- Drew McWeeny
Sound on Sight undertook a massive project, compiling ranked lists of the most influential, unforgettable, and exciting action scenes in all of cinema. There were hundreds of nominees spread across ten different categories and a multi-week voting process from 11 of our writers. The results: 100 essential set pieces, sequences, and scenes from blockbusters to cult classics to arthouse obscurities.
If you’ve seen a film montage in the last 10 years, then you’ve been witness to at least one of the scenes mentioned on this list: the vibrating water glass from Jurassic Park signaling the T-Rex prowling nearby. It’s the perfect type of image to tell the audience: something is coming. These flashes of exhilaration are fan-favorites, and it’s no surprise to see them featured prominently as the centerpieces for some of the greatest films ever. It’s the invasion when the aliens come out of the sky, the »
- Shane Ramirez
We look at the films that slipped through Hollywood's net, from biblical epics to a time travelling Gladiator sequel...
This article contains a spoiler for Gladiator.
If you're one of those frustrated over the quality of many of the blockbusters that make it to the inside of a multiplex, then ponder the following. For each of these were supposed to be major projects, that for one reason or another, stalled on their way to the big screen. Some still may make it. But for many others, the journey is over. Here are the big blockbusters that never were...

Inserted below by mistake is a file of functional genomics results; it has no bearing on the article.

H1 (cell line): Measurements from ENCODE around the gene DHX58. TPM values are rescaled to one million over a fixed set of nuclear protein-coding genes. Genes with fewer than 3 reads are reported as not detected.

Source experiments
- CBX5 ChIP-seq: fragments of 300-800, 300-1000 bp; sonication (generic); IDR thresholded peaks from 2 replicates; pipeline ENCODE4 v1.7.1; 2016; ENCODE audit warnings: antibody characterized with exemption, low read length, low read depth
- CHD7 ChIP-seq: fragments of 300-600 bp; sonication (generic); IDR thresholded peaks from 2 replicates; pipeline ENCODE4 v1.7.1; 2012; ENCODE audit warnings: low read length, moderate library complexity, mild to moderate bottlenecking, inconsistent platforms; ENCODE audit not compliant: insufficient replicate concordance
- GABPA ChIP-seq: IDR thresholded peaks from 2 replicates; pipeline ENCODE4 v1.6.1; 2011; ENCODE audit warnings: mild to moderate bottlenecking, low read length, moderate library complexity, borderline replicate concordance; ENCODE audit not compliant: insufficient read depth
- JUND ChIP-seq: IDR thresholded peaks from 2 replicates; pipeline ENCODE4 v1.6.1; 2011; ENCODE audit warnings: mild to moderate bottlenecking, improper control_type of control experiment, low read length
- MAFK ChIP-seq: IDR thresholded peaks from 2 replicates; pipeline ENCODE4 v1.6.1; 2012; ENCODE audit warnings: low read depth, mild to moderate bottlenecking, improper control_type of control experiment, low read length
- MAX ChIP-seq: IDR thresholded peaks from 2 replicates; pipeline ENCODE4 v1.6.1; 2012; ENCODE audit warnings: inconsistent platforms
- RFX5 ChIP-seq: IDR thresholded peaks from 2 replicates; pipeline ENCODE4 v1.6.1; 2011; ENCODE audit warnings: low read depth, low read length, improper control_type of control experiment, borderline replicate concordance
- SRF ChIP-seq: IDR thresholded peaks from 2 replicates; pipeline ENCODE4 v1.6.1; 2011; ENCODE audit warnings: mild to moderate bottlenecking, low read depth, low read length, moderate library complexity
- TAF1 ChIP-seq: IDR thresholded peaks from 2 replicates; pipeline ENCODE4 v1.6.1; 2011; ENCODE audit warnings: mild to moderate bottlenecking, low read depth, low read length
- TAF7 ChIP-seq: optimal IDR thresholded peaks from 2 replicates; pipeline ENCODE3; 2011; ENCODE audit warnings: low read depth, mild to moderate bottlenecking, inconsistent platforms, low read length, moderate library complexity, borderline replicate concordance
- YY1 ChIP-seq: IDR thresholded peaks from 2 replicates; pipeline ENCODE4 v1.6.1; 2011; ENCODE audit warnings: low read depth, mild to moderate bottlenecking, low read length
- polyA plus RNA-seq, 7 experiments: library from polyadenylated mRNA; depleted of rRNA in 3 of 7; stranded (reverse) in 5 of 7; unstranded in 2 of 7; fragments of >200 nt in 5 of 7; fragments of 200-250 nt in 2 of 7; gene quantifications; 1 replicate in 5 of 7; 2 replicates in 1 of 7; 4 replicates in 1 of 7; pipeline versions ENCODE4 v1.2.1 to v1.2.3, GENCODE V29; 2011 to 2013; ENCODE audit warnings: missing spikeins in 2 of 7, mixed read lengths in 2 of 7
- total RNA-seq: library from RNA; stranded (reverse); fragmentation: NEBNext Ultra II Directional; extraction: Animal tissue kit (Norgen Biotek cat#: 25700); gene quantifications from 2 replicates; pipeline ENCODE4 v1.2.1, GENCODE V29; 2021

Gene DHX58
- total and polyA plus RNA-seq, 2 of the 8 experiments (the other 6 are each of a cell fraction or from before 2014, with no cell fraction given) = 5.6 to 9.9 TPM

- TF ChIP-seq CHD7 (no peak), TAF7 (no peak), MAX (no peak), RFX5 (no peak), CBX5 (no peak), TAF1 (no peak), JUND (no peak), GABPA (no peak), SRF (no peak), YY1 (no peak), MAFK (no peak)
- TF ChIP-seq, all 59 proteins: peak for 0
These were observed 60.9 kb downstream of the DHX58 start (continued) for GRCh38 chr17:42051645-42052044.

The late Michael Crichton scored another residential on the bestseller list with his impressive thriller, Airframe. It was published in 1996, just after films of Crichton works such as Jurassic Park, Rising Sun, Disclosure and the immortal Congo had proven to be hits of various sizes.
So: a hit book, another techno thriller, »
There’s arguably as much expectations to be found in the kids of “Jurassic World” (read our review) as your latest comic book franchise lead. First cemented by Joseph Mazzello and Ariana Richards in Steven Spielberg’s “Jurassic Park,” the character types are essential, serving as the audience portal to the wonder and terror of the latest dinosaur outbreak. In “Jurassic World” director Colin Trevorrow’s latest installment, which also stars Chris Pratt, Bryce Dallas Howard, and Jake Johnson, that responsibility falls to young actors Ty Simpkins and Nick Robinson. Read More: Over 30 New 'Jurassic World' Photos, 2 New Clips & Lots Of New TV Spots Simpkins, who recently appeared in “Iron Man 3” as Tony Stark’s sidekick and the first two “Insidious” films, is no stranger to big-budget filmmaking, or even the directorial vision of Spielberg, having worked with him on 2005’s “War of the Worlds” at age »
- Charlie Schmidlin
By Mark Cerulli
After a 14-year cinematic hibernation, the dinosaurs of Jurassic Park roar back with a vengeance. This fourth installment in the franchise had a lot to get right – it had to stand alone as entertainment for the masses who haven’t seen the 1993 original and make the series seem fresh and relevant, while fanning the flames of awe with which we (well, most of us anyway) hold dinosaurs. It also had to acknowledge that today’s world is far darker, more commercial and more cynical than 1993. Jurassic World succeeds on all counts. Instead of picking up where Jurassic 3 left off way back when, Jurassic World creates a new narrative – the park has been open for years and is a thriving tourist destination. But like any theme park, it needs to be updated to keep the public coming back. Although they have herds of Triceratops, »